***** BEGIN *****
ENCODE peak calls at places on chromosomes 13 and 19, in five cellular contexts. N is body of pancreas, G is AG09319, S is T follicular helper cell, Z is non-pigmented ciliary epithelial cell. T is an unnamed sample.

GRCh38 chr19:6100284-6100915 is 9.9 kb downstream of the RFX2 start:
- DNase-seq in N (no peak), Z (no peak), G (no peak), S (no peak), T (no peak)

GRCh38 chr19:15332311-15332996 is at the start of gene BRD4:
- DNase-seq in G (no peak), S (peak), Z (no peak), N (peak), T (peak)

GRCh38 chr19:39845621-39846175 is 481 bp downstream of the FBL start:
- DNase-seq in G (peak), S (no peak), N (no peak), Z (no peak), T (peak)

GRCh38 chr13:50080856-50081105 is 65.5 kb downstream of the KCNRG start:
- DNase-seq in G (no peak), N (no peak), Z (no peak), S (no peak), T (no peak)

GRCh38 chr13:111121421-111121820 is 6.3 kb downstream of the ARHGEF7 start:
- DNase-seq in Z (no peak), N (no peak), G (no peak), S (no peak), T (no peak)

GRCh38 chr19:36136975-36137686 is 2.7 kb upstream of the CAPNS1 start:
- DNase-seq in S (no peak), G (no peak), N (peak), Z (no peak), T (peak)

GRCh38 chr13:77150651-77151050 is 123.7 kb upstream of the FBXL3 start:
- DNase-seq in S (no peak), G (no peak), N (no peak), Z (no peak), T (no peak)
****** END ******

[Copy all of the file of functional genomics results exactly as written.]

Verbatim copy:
ENCODE peak calls at places on chromosomes 13 and 19, in five cellular contexts. N is body of pancreas, G is AG09319, S is T follicular helper cell, Z is non-pigmented ciliary epithelial cell. T is an unnamed sample.

GRCh38 chr19:6100284-6100915 is 9.9 kb downstream of the RFX2 start:
- DNase-seq in N (no peak), Z (no peak), G (no peak), S (no peak), T (no peak)

GRCh38 chr19:15332311-15332996 is at the start of gene BRD4:
- DNase-seq in G (no peak), S (peak), Z (no peak), N (peak), T (peak)

GRCh38 chr19:39845621-39846175 is 481 bp downstream of the FBL start:
- DNase-seq in G (peak), S (no peak), N (no peak), Z (no peak), T (peak)

GRCh38 chr13:50080856-50081105 is 65.5 kb downstream of the KCNRG start:
- DNase-seq in G (no peak), N (no peak), Z (no peak), S (no peak), T (no peak)

GRCh38 chr13:111121421-111121820 is 6.3 kb downstream of the ARHGEF7 start:
- DNase-seq in Z (no peak), N (no peak), G (no peak), S (no peak), T (no peak)

GRCh38 chr19:36136975-36137686 is 2.7 kb upstream of the CAPNS1 start:
- DNase-seq in S (no peak), G (no peak), N (peak), Z (no peak), T (peak)

GRCh38 chr13:77150651-77151050 is 123.7 kb upstream of the FBXL3 start:
- DNase-seq in S (no peak), G (no peak), N (no peak), Z (no peak), T (no peak)